Tuesday, September 16, 2014

Orpheus Lost | Janette Turner Hospital

Yet another fantastic novel by Turner Hospital. Based on how much I enjoyed The Claimant, I read this book. She sure can tell a good story!

Orpheus Lost is a melting pot where music, maths, modern day terrorism, identity and love all melt into one wonderful narrative. It centres around Mishka and Leela, who find each other in New York and who are torn apart by music, math and their identities. Leela is from the Deep South of America, brought up on a strange mix of fervent Christian beliefs which centred around finding meaning and guidance in Biblical numerology. Her mother dies young, and her father clings to religious fervour so as not to lose his way.
Leela rebells agains all that and moves away to the Yankee North and is seen as a traitor to her family heritage. Her passion is numbers and especially the math of music. She is in postgrad work and loves the calmness she attains by enveloping herself in these two areas.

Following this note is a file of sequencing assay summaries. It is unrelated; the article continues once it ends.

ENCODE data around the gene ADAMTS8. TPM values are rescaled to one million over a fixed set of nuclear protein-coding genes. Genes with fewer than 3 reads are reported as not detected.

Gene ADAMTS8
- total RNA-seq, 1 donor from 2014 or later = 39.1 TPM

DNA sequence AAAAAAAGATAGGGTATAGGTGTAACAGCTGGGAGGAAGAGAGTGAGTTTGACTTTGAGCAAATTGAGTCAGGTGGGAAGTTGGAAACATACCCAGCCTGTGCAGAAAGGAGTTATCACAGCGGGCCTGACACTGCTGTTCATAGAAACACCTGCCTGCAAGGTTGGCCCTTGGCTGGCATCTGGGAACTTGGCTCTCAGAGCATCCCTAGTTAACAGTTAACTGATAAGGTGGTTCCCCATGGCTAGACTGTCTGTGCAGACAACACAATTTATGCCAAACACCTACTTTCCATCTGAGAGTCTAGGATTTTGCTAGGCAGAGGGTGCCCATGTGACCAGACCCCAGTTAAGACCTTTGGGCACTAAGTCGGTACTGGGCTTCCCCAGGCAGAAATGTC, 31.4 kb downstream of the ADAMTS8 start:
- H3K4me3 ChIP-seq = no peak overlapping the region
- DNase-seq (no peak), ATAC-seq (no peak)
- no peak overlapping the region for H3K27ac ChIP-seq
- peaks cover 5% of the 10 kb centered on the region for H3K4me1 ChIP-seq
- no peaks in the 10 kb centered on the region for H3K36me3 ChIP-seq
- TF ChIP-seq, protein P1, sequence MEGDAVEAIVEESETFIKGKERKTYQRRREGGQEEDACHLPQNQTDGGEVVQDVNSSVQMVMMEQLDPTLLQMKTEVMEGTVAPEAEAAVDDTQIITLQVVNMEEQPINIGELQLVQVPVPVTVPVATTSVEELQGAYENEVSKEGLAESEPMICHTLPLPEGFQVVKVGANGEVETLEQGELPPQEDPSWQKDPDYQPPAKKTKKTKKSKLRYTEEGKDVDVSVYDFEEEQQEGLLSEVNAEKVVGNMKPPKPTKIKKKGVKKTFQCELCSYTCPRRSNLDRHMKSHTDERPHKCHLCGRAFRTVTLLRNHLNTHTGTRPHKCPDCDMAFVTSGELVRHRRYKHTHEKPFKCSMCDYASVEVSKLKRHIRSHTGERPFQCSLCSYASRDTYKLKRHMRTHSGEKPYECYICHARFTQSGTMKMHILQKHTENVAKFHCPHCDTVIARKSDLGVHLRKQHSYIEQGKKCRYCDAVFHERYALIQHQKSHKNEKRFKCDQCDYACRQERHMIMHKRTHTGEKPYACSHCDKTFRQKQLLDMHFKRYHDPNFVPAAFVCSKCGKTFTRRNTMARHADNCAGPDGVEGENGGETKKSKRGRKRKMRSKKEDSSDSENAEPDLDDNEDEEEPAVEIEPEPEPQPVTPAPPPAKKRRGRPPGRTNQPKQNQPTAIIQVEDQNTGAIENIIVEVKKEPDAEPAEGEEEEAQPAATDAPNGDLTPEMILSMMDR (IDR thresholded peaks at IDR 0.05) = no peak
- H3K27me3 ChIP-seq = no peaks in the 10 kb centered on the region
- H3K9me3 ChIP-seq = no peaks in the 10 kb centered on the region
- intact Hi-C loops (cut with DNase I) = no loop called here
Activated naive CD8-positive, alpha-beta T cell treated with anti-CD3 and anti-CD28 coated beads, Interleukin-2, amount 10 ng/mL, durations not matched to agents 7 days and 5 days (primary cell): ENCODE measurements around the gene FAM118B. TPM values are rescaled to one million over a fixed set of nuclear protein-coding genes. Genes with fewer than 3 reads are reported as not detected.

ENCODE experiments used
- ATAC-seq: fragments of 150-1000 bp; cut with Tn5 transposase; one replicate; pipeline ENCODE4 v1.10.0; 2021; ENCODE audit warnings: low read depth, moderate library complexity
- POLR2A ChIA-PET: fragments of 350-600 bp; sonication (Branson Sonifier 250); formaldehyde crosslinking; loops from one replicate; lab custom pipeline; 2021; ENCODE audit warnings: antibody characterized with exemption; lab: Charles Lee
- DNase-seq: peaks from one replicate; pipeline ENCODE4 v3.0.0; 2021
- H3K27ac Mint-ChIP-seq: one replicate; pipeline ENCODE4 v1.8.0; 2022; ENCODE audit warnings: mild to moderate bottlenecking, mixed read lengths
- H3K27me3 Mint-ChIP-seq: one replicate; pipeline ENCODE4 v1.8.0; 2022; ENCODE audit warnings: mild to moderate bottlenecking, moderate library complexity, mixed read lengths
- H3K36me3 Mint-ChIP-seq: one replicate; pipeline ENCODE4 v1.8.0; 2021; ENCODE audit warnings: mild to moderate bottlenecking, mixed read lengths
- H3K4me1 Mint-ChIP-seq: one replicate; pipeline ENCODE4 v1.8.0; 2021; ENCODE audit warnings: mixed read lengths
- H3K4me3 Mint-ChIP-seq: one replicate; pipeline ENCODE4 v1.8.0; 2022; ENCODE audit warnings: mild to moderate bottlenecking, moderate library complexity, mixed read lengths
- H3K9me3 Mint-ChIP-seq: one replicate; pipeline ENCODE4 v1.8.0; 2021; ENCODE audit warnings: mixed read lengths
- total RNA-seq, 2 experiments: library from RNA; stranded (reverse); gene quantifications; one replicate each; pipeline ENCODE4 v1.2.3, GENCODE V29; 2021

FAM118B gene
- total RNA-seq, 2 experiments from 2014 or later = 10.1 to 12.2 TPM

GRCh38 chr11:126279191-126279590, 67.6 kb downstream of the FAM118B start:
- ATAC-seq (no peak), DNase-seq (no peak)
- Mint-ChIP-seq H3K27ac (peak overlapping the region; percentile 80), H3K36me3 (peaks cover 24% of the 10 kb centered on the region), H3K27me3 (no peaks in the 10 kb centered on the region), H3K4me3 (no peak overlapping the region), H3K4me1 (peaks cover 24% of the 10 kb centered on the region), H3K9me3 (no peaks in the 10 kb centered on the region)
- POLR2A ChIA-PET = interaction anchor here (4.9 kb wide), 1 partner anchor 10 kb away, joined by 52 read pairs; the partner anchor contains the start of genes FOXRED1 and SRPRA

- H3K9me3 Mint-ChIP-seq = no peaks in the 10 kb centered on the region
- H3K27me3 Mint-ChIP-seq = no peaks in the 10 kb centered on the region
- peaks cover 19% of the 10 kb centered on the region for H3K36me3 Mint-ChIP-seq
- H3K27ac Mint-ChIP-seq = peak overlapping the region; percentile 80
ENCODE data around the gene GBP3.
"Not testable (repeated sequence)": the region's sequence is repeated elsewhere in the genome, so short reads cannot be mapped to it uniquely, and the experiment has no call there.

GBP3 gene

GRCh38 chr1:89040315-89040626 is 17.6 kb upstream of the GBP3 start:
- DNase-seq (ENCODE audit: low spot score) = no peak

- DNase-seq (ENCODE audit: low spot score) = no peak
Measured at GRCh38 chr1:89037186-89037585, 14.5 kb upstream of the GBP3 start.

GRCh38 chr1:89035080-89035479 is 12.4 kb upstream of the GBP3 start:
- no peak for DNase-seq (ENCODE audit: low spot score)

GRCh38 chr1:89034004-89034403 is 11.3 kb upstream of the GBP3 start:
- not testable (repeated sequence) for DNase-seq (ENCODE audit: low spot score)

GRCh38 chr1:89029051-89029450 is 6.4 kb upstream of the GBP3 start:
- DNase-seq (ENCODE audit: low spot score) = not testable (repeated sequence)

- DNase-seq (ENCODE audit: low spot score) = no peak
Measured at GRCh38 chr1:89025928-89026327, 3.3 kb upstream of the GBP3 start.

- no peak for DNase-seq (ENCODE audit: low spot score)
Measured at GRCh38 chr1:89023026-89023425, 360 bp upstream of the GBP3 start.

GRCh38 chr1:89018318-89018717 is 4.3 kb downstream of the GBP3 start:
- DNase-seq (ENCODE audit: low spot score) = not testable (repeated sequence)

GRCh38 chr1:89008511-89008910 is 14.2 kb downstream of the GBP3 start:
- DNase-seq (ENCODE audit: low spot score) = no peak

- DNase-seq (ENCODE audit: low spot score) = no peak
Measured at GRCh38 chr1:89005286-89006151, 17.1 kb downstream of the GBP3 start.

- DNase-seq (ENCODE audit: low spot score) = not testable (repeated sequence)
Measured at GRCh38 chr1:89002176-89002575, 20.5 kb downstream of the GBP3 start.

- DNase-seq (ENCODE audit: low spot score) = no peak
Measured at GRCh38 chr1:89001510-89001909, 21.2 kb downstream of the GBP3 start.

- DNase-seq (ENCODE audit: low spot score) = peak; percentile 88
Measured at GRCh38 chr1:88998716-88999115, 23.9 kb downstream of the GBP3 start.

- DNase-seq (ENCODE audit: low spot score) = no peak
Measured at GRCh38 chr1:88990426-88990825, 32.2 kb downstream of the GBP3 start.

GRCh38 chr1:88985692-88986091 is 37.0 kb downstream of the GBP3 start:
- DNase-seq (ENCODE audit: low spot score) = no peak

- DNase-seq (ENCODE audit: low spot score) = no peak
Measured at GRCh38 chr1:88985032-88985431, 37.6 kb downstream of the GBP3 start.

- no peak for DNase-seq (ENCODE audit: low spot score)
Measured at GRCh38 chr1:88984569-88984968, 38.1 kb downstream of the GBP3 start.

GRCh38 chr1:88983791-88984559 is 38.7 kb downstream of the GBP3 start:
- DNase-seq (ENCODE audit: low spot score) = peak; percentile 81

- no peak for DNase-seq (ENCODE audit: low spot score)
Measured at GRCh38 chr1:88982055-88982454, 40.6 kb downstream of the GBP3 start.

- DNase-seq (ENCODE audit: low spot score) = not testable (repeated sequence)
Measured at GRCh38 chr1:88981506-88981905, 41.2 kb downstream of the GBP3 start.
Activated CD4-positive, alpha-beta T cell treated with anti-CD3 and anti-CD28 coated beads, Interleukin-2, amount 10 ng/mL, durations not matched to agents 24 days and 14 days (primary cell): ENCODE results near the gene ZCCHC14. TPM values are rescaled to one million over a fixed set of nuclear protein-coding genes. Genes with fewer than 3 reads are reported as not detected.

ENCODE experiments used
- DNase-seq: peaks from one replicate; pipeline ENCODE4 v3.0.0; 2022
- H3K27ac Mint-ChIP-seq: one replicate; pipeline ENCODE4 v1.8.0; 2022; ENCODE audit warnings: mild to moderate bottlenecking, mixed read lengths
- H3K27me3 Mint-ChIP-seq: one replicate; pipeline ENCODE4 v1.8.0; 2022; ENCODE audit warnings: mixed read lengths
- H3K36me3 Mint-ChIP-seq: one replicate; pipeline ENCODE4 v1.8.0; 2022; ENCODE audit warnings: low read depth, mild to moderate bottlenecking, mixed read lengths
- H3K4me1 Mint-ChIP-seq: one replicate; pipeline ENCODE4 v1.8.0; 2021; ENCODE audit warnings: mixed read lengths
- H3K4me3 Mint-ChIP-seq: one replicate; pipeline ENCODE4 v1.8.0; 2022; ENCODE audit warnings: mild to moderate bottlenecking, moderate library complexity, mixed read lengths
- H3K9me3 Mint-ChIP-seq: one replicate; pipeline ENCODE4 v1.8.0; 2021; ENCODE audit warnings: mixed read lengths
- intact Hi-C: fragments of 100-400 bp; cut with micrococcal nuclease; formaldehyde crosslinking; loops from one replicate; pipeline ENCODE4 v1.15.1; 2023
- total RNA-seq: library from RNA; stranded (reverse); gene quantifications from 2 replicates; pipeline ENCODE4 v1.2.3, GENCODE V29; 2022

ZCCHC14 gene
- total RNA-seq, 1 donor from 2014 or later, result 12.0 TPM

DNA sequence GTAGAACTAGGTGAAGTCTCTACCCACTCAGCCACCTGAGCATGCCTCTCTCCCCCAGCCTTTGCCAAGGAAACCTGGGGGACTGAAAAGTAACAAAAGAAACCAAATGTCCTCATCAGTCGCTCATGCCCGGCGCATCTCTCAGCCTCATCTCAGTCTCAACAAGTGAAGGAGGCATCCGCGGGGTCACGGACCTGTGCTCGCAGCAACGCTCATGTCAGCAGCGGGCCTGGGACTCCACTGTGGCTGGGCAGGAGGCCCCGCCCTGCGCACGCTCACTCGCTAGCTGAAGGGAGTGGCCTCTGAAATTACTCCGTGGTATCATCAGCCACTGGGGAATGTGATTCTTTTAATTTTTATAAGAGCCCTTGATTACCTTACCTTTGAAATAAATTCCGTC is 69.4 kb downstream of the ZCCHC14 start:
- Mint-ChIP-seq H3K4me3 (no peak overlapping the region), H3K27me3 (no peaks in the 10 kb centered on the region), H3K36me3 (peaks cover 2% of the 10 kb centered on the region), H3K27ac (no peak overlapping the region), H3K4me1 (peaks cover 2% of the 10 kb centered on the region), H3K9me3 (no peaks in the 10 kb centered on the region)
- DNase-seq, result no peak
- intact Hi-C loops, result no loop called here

Mishka is a lost soul. He grew up in Australia, brought up by loving grandparents and a solo mum. Not much is known about his father, who was Lebanese. He is immersed into the Jewish traditions his family clings to so as to make sense of the devastation they suffered in the Holocaust. Mishka's mother is a botanical illustrator who came back to the Northern Queensland landscape to have Mishkah and live in the treetop house her parents built.

In New York, Mishka discovers his Lebanese self through the study of the oud. As he composes for the violin and oud, both parts of his heritage come together and recreate a sense of who he is. Then he is drawn into a group who meets at the local mosque...

Things start to unravel for all the characters. The narrative is gripping and draws the reader into the inevitable chaos and conclusion of the story.

Extremely well told, well crafter. I will seek out more of Turner Hospital's novels.

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